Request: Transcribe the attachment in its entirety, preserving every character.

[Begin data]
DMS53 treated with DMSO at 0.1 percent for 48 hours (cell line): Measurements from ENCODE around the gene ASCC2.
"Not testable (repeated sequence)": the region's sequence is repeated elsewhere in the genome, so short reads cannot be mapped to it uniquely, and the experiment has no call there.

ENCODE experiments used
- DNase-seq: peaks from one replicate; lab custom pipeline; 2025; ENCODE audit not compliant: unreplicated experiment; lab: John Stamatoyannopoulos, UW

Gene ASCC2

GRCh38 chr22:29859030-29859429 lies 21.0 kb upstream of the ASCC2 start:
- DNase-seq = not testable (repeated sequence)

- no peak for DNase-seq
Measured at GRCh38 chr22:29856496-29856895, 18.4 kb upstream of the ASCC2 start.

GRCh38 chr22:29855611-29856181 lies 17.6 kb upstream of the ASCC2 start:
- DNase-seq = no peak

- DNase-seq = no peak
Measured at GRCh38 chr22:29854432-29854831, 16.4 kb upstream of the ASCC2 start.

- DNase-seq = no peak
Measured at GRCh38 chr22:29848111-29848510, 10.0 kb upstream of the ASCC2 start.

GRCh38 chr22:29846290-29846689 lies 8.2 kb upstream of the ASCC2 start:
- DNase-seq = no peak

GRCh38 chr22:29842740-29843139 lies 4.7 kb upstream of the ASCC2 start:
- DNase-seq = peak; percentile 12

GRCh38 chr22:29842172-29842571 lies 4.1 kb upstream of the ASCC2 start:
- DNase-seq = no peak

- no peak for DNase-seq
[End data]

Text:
DMS53 treated with DMSO at 0.1 percent for 48 hours (cell line): Measurements from ENCODE around the gene ASCC2.
"Not testable (repeated sequence)": the region's sequence is repeated elsewhere in the genome, so short reads cannot be mapped to it uniquely, and the experiment has no call there.

ENCODE experiments used
- DNase-seq: peaks from one replicate; lab custom pipeline; 2025; ENCODE audit not compliant: unreplicated experiment; lab: John Stamatoyannopoulos, UW

Gene ASCC2

GRCh38 chr22:29859030-29859429 lies 21.0 kb upstream of the ASCC2 start:
- DNase-seq = not testable (repeated sequence)

- no peak for DNase-seq
Measured at GRCh38 chr22:29856496-29856895, 18.4 kb upstream of the ASCC2 start.

GRCh38 chr22:29855611-29856181 lies 17.6 kb upstream of the ASCC2 start:
- DNase-seq = no peak

- DNase-seq = no peak
Measured at GRCh38 chr22:29854432-29854831, 16.4 kb upstream of the ASCC2 start.

- DNase-seq = no peak
Measured at GRCh38 chr22:29848111-29848510, 10.0 kb upstream of the ASCC2 start.

GRCh38 chr22:29846290-29846689 lies 8.2 kb upstream of the ASCC2 start:
- DNase-seq = no peak

GRCh38 chr22:29842740-29843139 lies 4.7 kb upstream of the ASCC2 start:
- DNase-seq = peak; percentile 12

GRCh38 chr22:29842172-29842571 lies 4.1 kb upstream of the ASCC2 start:
- DNase-seq = no peak

- no peak for DNase-seq